coming round to the theatre to embrace you, my dear fellow.
I have had an American cold (the worst in the world) since
Christmas Day. I read four times a week, with the most tre-
mendous energy I can bring to bear upon it. I travel about pretty
heavily. I read in all sorts of places churches, theatres, concert
rooms, lecture halls. Every night I read I am described (mostly
by people who have not the faintest notion of observing) from the
sole of my boot to where the topmost hair of my head ought to be
but is not. Sometimes I am described as being " evidently nervous ; "
sometimes it is rather taken ill that " Mr. Dickens is so extra-
ordinarily composed." My eyes are blue, red, grey, white, green,
brown, black, hazel, violet, and rainbow-coloured. I am like " a
well-to-do American gentleman," and the Emperor of the French,
with an occasional touch of the Emperor of China, and a deteri-
oration from the attributes of our famous townsman, Rufus W. B.
D. Dodge Grumsher Pickville. I say all sorts of things that I
never said, go to all sorts of places that I never saw or heard of,
and have done all manner of things (in some previous state of
existence I suppose) that have quite escaped my memory. You
ask your friend to describe what he is about. This is what he is
about, every day and hour of his American life.
Ever, my dear Fechter,
Your most affectionate and hearty Friend.
P.S. Don't let Madame Fechter, or Marie, or Paul forget me !
SYRACUSE, Suiiday, Eighth March, 1868.
MY DEAREST GEORGY,
This is a very grim place in a heavy thaw, and a most
depressing one. The hotel also is surprisingly bad, quite a triumph
in that way. We stood out for an hour in the melting snow, and
came in again, having to change completely. Then we sat down
by the stove (no fireplace), and there we are now. We were so
afraid to go to bed last night, the rooms were so close and sour,
that we played whist, double dummy, till we couldn't bear each
other any longer. We had an old buffalo for supper, and an old
pig for breakfast, and we are going to have I don't know what for
LETTERS OF CHARLES DICKENS. 679
dinner at six. In the public rooms downstairs, a number of men
(speechless) are sitting in rocking-chairs, with their feet against the
window-frames, staring out at window and spitting dolefully at
intervals. Scott is in tears, and George the gasman is suborning
people to go and clean the hall, which is a marvel of dirt.
We were at Albany the night before last and yesterday morning ;
a very pretty town, where I am to read on the eighteenth and
nineteenth. This day week we hope to wash out this establishment
with the Falls of Niagara. And there is my news, except that
your last letters to me in America must be posted by the Cunard
steamer, which will sail from Liverpool on Saturday, t/ie Fourth
of April. These I shall be safe to get before embarking.
I send a note to Katie (addressed to Mamie) by this mail.
BUFFALO, Thursday, Twelfth March, 1868. Miss
I hope this may be in time for next Saturday's mail ; but
this is a long way from New York, and rivers are swollen with
melted snow, and travelling is unusually slow.
Just now (two o'clock in the afternoon) I received your sad
news of the death of poor Chauncey.* It naturally goes to my
heart. It is not a light thing to lose such a friend, and I truly
loved him. In the first unreasonable train of feeling, I dwelt more
than I should have thought possible on my being unable to attend
his funeral. I know how little this really matters ; but I know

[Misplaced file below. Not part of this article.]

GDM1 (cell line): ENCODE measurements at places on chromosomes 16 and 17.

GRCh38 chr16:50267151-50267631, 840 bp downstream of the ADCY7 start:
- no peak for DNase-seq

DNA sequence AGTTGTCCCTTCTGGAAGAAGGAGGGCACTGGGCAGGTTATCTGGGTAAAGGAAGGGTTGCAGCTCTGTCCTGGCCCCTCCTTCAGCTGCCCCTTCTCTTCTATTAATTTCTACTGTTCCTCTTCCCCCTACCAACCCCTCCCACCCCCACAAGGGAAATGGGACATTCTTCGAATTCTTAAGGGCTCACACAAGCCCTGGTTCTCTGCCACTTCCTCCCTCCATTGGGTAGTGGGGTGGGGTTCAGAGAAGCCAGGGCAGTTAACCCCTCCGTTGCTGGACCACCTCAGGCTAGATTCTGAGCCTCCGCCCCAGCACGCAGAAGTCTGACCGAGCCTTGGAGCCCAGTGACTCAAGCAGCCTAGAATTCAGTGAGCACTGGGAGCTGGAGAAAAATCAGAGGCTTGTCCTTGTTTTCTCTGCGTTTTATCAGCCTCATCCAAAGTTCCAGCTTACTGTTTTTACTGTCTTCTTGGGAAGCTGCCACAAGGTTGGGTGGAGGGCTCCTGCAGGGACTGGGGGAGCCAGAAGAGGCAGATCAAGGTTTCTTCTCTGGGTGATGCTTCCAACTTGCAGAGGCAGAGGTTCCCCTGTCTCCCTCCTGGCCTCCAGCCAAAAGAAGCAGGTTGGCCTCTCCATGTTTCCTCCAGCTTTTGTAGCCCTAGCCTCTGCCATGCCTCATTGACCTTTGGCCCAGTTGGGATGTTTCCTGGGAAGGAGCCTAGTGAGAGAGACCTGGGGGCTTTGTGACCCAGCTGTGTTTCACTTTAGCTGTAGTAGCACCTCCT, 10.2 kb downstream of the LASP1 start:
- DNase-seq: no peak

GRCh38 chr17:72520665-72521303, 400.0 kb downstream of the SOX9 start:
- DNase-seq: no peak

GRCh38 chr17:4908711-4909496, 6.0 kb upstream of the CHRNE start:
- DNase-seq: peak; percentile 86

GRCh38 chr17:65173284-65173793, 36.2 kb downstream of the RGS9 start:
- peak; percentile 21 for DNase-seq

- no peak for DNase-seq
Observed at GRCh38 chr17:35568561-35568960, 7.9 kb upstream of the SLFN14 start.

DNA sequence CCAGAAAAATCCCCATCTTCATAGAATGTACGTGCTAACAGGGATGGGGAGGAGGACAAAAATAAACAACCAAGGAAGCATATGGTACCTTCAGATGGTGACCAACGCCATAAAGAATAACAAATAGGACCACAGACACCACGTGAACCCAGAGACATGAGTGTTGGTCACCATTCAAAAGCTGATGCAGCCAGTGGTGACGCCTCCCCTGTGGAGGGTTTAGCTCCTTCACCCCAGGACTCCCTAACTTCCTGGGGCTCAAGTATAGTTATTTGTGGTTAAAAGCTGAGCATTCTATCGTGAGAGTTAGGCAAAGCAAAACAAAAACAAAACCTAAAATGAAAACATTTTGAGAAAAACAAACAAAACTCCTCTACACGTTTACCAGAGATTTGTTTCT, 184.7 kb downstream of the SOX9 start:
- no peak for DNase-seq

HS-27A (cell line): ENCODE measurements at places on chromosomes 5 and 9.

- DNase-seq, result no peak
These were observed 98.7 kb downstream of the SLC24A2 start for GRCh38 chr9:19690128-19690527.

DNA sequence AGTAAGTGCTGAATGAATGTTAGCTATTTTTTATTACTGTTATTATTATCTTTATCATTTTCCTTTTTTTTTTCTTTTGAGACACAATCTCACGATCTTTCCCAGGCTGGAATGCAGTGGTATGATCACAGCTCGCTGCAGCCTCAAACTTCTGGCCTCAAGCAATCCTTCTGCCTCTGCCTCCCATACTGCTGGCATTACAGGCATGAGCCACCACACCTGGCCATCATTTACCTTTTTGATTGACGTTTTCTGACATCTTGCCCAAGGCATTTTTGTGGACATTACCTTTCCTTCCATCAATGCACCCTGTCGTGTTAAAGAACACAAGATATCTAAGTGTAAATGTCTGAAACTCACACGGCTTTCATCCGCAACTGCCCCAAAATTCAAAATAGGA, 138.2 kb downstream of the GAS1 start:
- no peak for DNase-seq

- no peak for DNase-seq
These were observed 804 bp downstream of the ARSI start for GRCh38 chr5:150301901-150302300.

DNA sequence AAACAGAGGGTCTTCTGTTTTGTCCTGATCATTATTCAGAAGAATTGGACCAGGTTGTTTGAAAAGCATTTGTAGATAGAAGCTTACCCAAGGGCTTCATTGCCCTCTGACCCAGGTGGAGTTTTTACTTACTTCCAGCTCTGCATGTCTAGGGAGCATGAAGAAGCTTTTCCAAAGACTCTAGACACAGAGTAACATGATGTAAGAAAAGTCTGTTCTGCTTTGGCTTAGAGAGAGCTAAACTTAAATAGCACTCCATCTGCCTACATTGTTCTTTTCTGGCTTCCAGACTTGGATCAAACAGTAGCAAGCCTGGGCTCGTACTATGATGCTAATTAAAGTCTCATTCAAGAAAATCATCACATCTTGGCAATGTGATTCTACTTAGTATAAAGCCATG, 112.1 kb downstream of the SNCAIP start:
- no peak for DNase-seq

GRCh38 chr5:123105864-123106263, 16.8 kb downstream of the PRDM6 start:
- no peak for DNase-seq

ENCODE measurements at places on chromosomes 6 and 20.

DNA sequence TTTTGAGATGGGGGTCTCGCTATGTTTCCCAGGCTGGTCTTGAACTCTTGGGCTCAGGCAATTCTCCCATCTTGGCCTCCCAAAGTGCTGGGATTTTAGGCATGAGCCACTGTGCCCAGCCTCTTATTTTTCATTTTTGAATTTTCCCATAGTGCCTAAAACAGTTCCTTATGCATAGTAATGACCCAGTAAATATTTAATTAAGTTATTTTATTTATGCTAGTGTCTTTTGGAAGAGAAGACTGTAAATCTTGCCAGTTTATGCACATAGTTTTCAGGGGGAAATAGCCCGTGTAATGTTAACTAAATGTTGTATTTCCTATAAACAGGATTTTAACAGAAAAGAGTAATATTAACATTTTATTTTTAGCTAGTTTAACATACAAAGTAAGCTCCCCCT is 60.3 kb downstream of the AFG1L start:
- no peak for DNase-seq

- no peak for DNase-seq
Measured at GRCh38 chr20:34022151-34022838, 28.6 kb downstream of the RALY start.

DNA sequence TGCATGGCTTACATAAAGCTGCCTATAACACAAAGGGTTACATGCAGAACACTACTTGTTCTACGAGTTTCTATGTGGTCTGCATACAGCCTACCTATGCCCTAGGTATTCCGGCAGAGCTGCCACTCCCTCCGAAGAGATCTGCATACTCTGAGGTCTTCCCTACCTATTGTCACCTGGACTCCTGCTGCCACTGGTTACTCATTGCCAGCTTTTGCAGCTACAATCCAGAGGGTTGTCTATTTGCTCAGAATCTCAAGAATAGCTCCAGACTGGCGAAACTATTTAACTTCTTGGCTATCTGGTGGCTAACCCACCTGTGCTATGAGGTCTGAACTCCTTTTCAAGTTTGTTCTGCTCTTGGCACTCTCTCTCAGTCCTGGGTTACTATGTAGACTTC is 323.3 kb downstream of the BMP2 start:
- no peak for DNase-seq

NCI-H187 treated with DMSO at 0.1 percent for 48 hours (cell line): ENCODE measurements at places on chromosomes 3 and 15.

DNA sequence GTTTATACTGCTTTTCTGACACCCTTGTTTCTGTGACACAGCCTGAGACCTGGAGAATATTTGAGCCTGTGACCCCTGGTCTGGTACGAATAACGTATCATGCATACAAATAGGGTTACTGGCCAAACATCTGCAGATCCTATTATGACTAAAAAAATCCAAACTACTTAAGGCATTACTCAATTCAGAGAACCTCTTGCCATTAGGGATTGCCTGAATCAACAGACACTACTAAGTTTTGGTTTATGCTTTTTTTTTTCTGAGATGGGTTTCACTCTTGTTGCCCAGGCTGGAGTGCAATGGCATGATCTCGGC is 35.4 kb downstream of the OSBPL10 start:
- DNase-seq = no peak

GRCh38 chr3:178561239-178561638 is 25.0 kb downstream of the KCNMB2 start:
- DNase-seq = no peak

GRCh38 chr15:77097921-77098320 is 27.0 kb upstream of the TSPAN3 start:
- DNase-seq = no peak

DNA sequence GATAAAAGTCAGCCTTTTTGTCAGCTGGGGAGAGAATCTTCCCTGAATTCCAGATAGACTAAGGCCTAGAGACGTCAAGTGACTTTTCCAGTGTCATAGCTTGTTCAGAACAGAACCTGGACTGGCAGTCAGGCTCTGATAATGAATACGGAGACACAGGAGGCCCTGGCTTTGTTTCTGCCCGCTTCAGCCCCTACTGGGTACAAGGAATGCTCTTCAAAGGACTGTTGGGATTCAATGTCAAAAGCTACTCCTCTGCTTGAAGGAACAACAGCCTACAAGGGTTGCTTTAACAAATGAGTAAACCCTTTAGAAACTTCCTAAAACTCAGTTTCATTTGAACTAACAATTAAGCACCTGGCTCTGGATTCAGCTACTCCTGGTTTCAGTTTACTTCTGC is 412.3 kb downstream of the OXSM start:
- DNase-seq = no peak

he would have wished me to be there with real honest tears for his
memory, and I feel it very much. I never, never, never was better
loved by man than I was by him, I am sure. Poor dear fellow,
good affectionate gentle creature.
It is difficult for me to write more just now. The news is a
real shock at such a distance, and I must read to-night, and I
must compose my mind. Let Mekitty know that I received her
violets with great pleasure, and that I sent her my best love and
my best thanks.
On the Twenty-fifth of February I read "Copperfield" and
" Bob " at Boston. Either on that very day, or very close upon it,
I was describing his (Townshend's) house to Fields, and telling
him about the great Danby picture that he should see when he
came to London.
* Mr. Chauncey Hare Townshend. He was one of the dearest friends of
Charles Dickens and a very constant correspondent ; but no letters addressed
to him are iu existence.
680 LETTERS OF CHARLES DICKENS.
Saturday, Twenty-first March, 1868.
MY DEAREST MACREADY,
What with perpetual reading and travelling, and what with
one of the severest winters ever known, your coals of fire received
by the last mail did not burn my head so much as they might
have done under less excusatory circumstances. But they scorched
You would find the general aspect of America and Americans
decidedly much improved. You would find immeasurably greater
consideration and respect for your privacy than of old. You would
find a steady change for the better everywhere, except (oddly
enough) in the railroads generally, which seem to have stood still,
while everything else has moved. But there is an exception west-
ward. There the express trains have now a very delightful car-
riage called a "drawing-room car," literally a series of little private
drawing-rooms, with sofas and a table in each, opening out of a
little corridor. In each, too, is a large plate-glass window, with
which you can do as you like.' As you pay extra for this luxury,
it may be regarded as the first move towards two classes of pas-
sengers. When the railroad straight away to San Francisco (in
six days) shall be opened through, it will not only have these
drawing-rooms, but sleeping-rooms too ; a bell in every little apart-
ment, communicating with a steward's pantry, a restaurant, a staff
of servants, marble washing-stands, and a barber's shop ! I looked
into -one of these cars a day or two ago, and it was very ingeniously
arranged and quite complete.
I left Niagara last Sunday, and travelled on to Albany, through